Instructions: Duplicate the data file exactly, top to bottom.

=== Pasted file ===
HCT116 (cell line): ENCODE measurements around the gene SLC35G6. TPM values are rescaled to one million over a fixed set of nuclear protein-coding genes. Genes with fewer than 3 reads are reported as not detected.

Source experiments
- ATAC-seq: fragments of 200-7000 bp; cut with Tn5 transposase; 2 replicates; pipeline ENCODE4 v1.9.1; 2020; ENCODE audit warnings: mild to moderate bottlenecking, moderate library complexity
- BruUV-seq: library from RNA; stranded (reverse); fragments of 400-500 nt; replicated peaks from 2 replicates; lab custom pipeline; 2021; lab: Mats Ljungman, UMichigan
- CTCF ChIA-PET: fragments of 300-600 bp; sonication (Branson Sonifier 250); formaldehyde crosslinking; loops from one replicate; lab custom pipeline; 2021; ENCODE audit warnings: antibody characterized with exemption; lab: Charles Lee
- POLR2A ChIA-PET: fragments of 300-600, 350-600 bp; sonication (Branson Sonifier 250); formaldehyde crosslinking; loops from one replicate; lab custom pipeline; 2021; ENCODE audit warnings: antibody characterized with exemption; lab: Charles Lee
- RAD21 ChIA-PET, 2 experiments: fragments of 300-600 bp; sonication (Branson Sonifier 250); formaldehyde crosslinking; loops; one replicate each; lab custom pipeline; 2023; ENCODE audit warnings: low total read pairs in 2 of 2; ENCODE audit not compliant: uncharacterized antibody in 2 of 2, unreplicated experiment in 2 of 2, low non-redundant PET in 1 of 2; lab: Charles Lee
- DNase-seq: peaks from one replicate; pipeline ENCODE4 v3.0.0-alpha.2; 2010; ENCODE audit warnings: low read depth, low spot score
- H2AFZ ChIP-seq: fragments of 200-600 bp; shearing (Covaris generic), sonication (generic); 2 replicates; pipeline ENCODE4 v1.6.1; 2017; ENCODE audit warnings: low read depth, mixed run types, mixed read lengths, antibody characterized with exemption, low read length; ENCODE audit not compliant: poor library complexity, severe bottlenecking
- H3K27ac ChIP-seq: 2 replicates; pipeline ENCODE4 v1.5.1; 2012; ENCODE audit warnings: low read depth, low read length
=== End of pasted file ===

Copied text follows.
HCT116 (cell line): ENCODE measurements around the gene SLC35G6. TPM values are rescaled to one million over a fixed set of nuclear protein-coding genes. Genes with fewer than 3 reads are reported as not detected.

Source experiments
- ATAC-seq: fragments of 200-7000 bp; cut with Tn5 transposase; 2 replicates; pipeline ENCODE4 v1.9.1; 2020; ENCODE audit warnings: mild to moderate bottlenecking, moderate library complexity
- BruUV-seq: library from RNA; stranded (reverse); fragments of 400-500 nt; replicated peaks from 2 replicates; lab custom pipeline; 2021; lab: Mats Ljungman, UMichigan
- CTCF ChIA-PET: fragments of 300-600 bp; sonication (Branson Sonifier 250); formaldehyde crosslinking; loops from one replicate; lab custom pipeline; 2021; ENCODE audit warnings: antibody characterized with exemption; lab: Charles Lee
- POLR2A ChIA-PET: fragments of 300-600, 350-600 bp; sonication (Branson Sonifier 250); formaldehyde crosslinking; loops from one replicate; lab custom pipeline; 2021; ENCODE audit warnings: antibody characterized with exemption; lab: Charles Lee
- RAD21 ChIA-PET, 2 experiments: fragments of 300-600 bp; sonication (Branson Sonifier 250); formaldehyde crosslinking; loops; one replicate each; lab custom pipeline; 2023; ENCODE audit warnings: low total read pairs in 2 of 2; ENCODE audit not compliant: uncharacterized antibody in 2 of 2, unreplicated experiment in 2 of 2, low non-redundant PET in 1 of 2; lab: Charles Lee
- DNase-seq: peaks from one replicate; pipeline ENCODE4 v3.0.0-alpha.2; 2010; ENCODE audit warnings: low read depth, low spot score
- H2AFZ ChIP-seq: fragments of 200-600 bp; shearing (Covaris generic), sonication (generic); 2 replicates; pipeline ENCODE4 v1.6.1; 2017; ENCODE audit warnings: low read depth, mixed run types, mixed read lengths, antibody characterized with exemption, low read length; ENCODE audit not compliant: poor library complexity, severe bottlenecking
- H3K27ac ChIP-seq: 2 replicates; pipeline ENCODE4 v1.5.1; 2012; ENCODE audit warnings: low read depth, low read length